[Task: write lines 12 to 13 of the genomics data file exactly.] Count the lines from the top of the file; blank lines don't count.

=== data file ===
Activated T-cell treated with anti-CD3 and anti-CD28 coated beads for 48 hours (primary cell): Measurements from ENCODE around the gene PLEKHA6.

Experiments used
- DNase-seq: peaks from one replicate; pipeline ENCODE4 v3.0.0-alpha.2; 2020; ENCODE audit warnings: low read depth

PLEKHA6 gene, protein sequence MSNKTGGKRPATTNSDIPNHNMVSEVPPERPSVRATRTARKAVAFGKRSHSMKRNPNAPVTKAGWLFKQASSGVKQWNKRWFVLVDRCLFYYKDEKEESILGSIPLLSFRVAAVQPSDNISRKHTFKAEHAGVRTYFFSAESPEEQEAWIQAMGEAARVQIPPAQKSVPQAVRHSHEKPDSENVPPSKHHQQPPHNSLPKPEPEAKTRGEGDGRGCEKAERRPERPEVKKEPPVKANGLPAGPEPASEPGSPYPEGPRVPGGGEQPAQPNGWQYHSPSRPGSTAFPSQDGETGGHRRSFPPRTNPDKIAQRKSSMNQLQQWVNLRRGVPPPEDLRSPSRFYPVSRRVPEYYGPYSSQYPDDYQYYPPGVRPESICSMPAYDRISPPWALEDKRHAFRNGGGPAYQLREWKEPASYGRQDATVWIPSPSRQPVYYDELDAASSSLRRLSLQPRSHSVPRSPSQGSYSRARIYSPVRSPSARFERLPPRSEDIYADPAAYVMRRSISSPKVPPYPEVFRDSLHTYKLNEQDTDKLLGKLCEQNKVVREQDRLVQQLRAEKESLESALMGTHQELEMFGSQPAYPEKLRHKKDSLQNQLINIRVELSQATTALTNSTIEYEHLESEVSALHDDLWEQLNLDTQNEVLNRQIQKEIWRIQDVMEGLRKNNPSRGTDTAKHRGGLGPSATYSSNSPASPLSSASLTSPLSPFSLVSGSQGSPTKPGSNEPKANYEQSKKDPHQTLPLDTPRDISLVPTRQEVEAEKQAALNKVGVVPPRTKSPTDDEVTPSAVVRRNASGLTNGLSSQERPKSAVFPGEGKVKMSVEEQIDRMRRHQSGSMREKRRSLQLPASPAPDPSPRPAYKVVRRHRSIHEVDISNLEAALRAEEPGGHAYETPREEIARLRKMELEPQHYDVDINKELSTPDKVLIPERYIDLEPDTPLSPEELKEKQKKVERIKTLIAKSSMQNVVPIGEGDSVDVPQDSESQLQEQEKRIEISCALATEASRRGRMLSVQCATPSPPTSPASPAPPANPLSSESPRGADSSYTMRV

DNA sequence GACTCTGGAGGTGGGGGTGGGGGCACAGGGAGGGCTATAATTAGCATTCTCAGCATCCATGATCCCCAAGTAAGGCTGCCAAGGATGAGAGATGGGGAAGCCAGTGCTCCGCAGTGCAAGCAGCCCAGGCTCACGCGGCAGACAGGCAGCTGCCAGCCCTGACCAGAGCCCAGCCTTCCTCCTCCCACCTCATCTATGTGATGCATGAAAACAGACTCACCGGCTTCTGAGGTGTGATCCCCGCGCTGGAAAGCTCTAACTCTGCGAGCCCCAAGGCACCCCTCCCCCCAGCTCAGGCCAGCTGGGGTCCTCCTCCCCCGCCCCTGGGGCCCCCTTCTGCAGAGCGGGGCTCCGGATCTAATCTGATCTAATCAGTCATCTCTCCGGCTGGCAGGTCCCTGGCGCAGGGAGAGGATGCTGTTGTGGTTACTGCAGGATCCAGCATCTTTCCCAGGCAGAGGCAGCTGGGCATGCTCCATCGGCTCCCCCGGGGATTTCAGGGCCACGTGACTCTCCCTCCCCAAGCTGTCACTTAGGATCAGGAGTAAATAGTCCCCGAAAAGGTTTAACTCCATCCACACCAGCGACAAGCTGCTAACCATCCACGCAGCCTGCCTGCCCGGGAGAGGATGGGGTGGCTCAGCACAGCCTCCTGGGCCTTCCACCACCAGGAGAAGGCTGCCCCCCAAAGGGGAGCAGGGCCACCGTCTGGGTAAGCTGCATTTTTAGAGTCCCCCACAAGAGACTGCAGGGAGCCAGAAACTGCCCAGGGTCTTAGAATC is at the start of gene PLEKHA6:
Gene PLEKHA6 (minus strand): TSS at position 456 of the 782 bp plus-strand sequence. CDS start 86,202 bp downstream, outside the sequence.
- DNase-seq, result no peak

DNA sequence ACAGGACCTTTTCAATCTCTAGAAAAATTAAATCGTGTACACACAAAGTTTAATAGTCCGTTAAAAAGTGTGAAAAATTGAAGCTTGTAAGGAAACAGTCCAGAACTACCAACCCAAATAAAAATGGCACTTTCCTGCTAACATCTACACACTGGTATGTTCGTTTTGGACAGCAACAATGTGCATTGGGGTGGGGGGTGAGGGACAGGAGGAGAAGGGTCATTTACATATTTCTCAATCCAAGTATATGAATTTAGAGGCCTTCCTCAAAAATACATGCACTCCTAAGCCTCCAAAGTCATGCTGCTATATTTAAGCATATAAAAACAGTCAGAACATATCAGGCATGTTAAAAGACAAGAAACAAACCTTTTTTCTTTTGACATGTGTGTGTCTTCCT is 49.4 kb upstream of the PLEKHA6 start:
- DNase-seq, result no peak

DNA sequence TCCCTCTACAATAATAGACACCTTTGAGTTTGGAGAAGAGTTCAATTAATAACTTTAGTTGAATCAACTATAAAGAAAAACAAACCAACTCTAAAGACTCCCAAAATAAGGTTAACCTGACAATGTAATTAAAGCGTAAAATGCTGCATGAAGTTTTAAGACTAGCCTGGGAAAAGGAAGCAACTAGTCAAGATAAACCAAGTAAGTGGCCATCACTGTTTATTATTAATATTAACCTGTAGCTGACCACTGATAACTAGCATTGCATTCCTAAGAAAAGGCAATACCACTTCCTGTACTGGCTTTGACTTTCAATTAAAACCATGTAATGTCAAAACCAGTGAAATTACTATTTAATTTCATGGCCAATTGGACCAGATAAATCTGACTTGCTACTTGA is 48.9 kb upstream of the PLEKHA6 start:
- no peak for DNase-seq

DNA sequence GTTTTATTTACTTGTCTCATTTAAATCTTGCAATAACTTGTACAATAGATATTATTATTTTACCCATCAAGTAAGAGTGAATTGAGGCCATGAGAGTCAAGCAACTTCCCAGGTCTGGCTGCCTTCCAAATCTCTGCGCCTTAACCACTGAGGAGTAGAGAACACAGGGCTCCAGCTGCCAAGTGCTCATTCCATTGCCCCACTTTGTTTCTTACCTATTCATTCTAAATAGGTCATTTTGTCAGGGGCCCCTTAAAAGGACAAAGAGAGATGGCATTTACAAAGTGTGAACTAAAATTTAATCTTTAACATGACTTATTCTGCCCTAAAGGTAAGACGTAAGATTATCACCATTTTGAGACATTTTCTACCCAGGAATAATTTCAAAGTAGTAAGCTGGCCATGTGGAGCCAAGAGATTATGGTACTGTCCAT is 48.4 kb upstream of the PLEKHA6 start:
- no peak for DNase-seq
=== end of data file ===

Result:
DNA sequence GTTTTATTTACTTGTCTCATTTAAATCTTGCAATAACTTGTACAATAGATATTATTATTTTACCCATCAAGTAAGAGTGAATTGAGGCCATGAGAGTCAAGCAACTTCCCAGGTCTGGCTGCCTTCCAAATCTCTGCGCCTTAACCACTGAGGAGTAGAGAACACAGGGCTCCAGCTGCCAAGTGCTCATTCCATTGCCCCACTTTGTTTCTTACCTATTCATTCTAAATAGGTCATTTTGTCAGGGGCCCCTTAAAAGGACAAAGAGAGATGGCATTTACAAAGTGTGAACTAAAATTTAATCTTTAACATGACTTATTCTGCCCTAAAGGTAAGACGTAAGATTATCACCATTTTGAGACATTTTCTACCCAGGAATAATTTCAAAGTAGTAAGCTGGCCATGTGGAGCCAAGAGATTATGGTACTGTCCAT is 48.4 kb upstream of the PLEKHA6 start:
- no peak for DNase-seq